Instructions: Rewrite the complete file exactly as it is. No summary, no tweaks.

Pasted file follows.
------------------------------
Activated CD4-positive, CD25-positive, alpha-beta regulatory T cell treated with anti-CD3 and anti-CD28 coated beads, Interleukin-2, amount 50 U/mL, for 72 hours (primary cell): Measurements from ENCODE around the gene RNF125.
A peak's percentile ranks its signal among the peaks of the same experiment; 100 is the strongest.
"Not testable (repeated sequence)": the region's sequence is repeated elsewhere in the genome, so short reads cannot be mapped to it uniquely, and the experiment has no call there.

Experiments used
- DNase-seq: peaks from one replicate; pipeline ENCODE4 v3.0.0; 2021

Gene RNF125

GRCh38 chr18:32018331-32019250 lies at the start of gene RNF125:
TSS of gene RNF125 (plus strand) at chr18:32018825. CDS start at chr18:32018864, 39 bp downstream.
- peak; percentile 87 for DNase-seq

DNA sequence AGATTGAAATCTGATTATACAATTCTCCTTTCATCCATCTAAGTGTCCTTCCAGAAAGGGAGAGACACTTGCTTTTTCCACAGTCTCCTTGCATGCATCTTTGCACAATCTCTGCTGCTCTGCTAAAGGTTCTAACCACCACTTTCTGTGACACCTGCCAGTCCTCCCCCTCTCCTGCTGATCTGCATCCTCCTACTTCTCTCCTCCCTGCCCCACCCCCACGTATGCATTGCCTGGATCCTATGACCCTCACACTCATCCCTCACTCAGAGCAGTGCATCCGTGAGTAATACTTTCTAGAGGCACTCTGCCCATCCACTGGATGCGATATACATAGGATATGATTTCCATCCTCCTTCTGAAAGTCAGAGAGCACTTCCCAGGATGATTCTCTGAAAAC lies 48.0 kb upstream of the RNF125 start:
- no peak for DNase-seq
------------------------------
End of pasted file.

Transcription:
Activated CD4-positive, CD25-positive, alpha-beta regulatory T cell treated with anti-CD3 and anti-CD28 coated beads, Interleukin-2, amount 50 U/mL, for 72 hours (primary cell): Measurements from ENCODE around the gene RNF125.
A peak's percentile ranks its signal among the peaks of the same experiment; 100 is the strongest.
"Not testable (repeated sequence)": the region's sequence is repeated elsewhere in the genome, so short reads cannot be mapped to it uniquely, and the experiment has no call there.

Experiments used
- DNase-seq: peaks from one replicate; pipeline ENCODE4 v3.0.0; 2021

Gene RNF125

GRCh38 chr18:32018331-32019250 lies at the start of gene RNF125:
TSS of gene RNF125 (plus strand) at chr18:32018825. CDS start at chr18:32018864, 39 bp downstream.
- peak; percentile 87 for DNase-seq

DNA sequence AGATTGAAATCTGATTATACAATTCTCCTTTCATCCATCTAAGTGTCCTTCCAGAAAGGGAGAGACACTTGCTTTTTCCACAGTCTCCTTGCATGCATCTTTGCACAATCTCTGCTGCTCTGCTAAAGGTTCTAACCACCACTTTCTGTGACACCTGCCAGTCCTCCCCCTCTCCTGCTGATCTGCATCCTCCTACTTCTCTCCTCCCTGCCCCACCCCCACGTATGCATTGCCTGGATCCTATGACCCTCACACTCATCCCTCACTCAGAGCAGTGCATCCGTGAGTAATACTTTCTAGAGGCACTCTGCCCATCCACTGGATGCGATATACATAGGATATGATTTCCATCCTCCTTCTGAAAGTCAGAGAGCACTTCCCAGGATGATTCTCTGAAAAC lies 48.0 kb upstream of the RNF125 start:
- no peak for DNase-seq